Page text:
Marthe Roberts/Shea: I belong to the Pennsylvania Guild of Craftsmen and am president of the Pennsylvania Society of Goldsmiths. I live in the suburbs and one of my neighbors is a glass artist who makes beautiful iridescent beads. She also teaches at one of the schools where I teach. We often compare notes. Another good friend is a seed bead artist. Her work is phenomenal. We often talk about the business of art. A third friend is a lapidary. He cuts stones to my specifications. He teaches, as well, and often refers his stone-cutting students who want to learn metalsmithing to me. I don’t really know many jewelers in town, but I know many jewelers—all over the U.S. and abroad.
I teach intermediate and advanced metalsmithing and continually meet professional-level jewelers in my classes. I also became a member of the larger jewelry community when I started writing articles for Art Jewelry magazine and Lapidary Journal/Jewelry Artist.
I definitely appreciate good workmanship and expertise in other jewelers’ work, but never let their designs influence my work in any way. I will gladly discuss technique with anybody who is willing to listen.
Do you make your living solely from jewelry? What do you think is the most helpful business practice to ensure your success?
Marthe Roberts/Shea: I do earn my income from jewelry making. My most helpful business practice was realizing that I needed other venues to supplement my income. With the price of metals these days, it’s hard not to have an additional source of income. I teach metalsmithing at local art centers to help fill the monetary gap. Teaching helps me stay “fresh.” I have to study and practice a lot to stay ahead of my students.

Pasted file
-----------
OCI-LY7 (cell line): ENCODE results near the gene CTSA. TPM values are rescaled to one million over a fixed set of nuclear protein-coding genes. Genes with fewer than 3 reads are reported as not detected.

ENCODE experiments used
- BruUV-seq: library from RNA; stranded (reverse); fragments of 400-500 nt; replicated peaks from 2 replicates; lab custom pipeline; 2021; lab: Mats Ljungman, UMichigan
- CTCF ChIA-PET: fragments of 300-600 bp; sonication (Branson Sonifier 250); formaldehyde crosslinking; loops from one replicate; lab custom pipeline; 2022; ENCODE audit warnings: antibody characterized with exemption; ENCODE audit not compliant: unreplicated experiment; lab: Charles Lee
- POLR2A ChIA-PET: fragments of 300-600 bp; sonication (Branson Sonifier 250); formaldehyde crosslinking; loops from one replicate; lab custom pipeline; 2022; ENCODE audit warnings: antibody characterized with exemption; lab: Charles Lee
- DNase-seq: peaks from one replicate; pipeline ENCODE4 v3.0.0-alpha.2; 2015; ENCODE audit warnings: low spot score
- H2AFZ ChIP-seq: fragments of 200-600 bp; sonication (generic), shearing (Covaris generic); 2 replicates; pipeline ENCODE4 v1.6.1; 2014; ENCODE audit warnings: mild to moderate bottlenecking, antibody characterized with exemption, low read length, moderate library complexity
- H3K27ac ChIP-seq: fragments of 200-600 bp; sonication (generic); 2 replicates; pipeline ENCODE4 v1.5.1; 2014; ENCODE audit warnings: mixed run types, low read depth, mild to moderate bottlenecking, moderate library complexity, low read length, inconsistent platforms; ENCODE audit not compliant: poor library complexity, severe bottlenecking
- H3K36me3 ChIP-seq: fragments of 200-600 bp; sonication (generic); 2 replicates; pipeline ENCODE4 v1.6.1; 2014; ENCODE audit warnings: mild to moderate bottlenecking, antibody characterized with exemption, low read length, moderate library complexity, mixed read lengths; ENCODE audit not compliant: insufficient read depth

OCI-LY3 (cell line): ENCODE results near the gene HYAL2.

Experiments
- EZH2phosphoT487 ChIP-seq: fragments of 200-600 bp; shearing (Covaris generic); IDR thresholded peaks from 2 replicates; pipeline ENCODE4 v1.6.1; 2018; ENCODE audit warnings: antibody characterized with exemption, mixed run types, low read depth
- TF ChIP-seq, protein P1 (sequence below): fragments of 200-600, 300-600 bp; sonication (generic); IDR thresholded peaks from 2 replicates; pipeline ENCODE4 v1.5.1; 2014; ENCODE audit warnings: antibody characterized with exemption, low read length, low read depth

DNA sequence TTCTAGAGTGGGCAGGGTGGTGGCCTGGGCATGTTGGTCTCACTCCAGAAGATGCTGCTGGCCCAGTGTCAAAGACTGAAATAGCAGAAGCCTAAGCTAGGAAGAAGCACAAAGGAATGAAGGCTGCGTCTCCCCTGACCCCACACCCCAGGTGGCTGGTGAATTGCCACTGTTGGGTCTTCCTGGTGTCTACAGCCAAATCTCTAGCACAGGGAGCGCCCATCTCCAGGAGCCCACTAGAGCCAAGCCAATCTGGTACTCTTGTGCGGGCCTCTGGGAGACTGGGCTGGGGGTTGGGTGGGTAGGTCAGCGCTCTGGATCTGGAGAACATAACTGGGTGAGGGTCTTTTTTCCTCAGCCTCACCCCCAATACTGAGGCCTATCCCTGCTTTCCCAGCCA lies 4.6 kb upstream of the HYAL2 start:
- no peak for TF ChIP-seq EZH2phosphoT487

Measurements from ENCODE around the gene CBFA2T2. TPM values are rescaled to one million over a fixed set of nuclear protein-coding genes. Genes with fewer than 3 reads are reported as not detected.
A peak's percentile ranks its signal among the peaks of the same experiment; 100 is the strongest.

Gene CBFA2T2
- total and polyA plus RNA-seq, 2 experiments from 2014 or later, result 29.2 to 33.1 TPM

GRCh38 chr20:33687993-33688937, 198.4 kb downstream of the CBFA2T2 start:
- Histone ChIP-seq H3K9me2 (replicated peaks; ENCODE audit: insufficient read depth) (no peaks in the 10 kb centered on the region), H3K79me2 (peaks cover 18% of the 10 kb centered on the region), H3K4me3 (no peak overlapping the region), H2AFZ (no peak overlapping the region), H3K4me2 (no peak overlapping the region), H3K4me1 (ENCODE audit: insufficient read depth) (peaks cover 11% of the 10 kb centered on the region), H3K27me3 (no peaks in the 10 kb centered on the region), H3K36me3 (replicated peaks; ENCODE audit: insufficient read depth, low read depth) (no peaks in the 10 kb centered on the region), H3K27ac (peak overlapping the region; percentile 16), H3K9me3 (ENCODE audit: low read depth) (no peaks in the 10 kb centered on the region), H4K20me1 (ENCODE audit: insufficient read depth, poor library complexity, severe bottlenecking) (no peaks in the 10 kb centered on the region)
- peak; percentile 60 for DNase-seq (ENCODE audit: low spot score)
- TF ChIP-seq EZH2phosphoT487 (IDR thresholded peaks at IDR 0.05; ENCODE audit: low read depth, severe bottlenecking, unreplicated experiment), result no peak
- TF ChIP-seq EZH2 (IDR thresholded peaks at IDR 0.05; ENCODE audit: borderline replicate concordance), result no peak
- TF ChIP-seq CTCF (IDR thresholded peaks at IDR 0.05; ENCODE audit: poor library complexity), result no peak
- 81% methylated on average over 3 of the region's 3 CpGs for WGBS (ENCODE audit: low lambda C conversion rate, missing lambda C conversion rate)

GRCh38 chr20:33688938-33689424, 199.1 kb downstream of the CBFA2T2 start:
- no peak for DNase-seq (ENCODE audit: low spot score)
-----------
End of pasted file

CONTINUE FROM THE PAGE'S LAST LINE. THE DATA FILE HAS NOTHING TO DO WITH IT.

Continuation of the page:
Have you had exhibitions at Gravers Lane Gallery before?
Marthe Roberts/Shea: I just started showing at Gravers Lane Gallery this past September. This is my first show with them. Bruce is a fabulous gallery director. I have shown in other galleries, but Bruce is really on top of his game. He is knowledgeable, creative, and extremely supportive. The entire gallery is populated with wonderful works. It’s an honor to be able to show my work alongside theirs.
There is a rough or, I would say, medieval feeling to the finish of your jewelry. Are you aiming at a particular feel to your jewelry? How would you describe it?
Marthe Roberts/Shea: It’s funny to hear how many different reactions people have to my jewelry. Some describe it as medieval, Etruscan, industrial, sculptural, old futuristic, and contemporary antique. Mainly, I want my work to look and feel as if it were discovered in an archeological dig (past or future). I just can’t lay off the use of texture. It’s present in just about every piece I make. The contrast of fused, high-karat gold and blackened silver thrills me! You see evidence of that in all of my pieces. There is a sculptural aspect to my work, along with strategic gemstone placement. All of this comes from my training in design.
Do you listen to a specific music when you work?
Marthe Roberts/Shea: I don’t listen to any music when I work. I need to focus totally on what I’m doing. When you work with metals, there are sounds that you listen for—the hum of the flex-shaft, the sound of the tumbler, the hiss of acetylene, and the light pop of the torch as it is lit. These sounds are my music.
Have you seen any movies or TV series or read any books of interest recently?
Marthe Roberts/Shea: I have not seen many movies lately. I do like science fiction. My husband and I spent a good part of last summer’s evenings watching the entirety of the Stargate series. It took most of the season to get through them all. What a great escape!
We mostly watch the NCIS series; Blue Bloods; and we both really enjoy Vikings on the History channel.
I have read all of the Anne Rice Vampire Chronicles. I’ve had a thing for vampires since I was a little kid. I also love most of James Patterson’s books. He has one crazy, warped imagination. Since he is so prolific, I will have lots of his work to read for a long, long time!
Thanks so much.